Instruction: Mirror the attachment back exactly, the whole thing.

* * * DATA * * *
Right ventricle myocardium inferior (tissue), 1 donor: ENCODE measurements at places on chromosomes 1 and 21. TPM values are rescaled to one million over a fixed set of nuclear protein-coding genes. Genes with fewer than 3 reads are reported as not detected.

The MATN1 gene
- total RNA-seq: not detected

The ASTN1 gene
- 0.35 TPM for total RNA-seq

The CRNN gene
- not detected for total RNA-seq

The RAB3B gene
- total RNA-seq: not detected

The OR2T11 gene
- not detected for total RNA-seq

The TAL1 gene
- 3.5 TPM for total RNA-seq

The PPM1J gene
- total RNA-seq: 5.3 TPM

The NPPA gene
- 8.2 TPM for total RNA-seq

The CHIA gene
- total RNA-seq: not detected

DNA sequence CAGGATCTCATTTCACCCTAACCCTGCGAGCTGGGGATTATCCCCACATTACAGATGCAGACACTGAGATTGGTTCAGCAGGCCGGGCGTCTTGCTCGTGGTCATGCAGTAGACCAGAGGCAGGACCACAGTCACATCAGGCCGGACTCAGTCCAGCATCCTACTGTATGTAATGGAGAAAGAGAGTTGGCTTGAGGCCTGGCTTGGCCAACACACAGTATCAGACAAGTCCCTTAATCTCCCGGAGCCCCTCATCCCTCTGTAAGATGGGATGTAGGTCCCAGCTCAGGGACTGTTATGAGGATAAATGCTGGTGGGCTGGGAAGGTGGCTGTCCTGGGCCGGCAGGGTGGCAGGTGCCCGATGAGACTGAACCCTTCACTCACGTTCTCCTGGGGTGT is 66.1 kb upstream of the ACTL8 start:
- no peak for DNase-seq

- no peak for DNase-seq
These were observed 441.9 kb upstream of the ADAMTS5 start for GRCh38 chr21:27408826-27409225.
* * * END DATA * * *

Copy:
Right ventricle myocardium inferior (tissue), 1 donor: ENCODE measurements at places on chromosomes 1 and 21. TPM values are rescaled to one million over a fixed set of nuclear protein-coding genes. Genes with fewer than 3 reads are reported as not detected.

The MATN1 gene
- total RNA-seq: not detected

The ASTN1 gene
- 0.35 TPM for total RNA-seq

The CRNN gene
- not detected for total RNA-seq

The RAB3B gene
- total RNA-seq: not detected

The OR2T11 gene
- not detected for total RNA-seq

The TAL1 gene
- 3.5 TPM for total RNA-seq

The PPM1J gene
- total RNA-seq: 5.3 TPM

The NPPA gene
- 8.2 TPM for total RNA-seq

The CHIA gene
- total RNA-seq: not detected

DNA sequence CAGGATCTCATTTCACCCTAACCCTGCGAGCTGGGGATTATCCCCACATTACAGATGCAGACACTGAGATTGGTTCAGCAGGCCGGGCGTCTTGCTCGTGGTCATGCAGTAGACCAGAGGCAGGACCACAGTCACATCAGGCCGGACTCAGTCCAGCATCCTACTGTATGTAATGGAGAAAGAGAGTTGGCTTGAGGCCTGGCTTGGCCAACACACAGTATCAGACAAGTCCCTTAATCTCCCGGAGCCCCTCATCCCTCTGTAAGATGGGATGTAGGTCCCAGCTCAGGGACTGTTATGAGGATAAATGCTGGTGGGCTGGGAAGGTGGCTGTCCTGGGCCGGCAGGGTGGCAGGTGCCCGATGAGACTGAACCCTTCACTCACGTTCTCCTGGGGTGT is 66.1 kb upstream of the ACTL8 start:
- no peak for DNase-seq

- no peak for DNase-seq
These were observed 441.9 kb upstream of the ADAMTS5 start for GRCh38 chr21:27408826-27409225.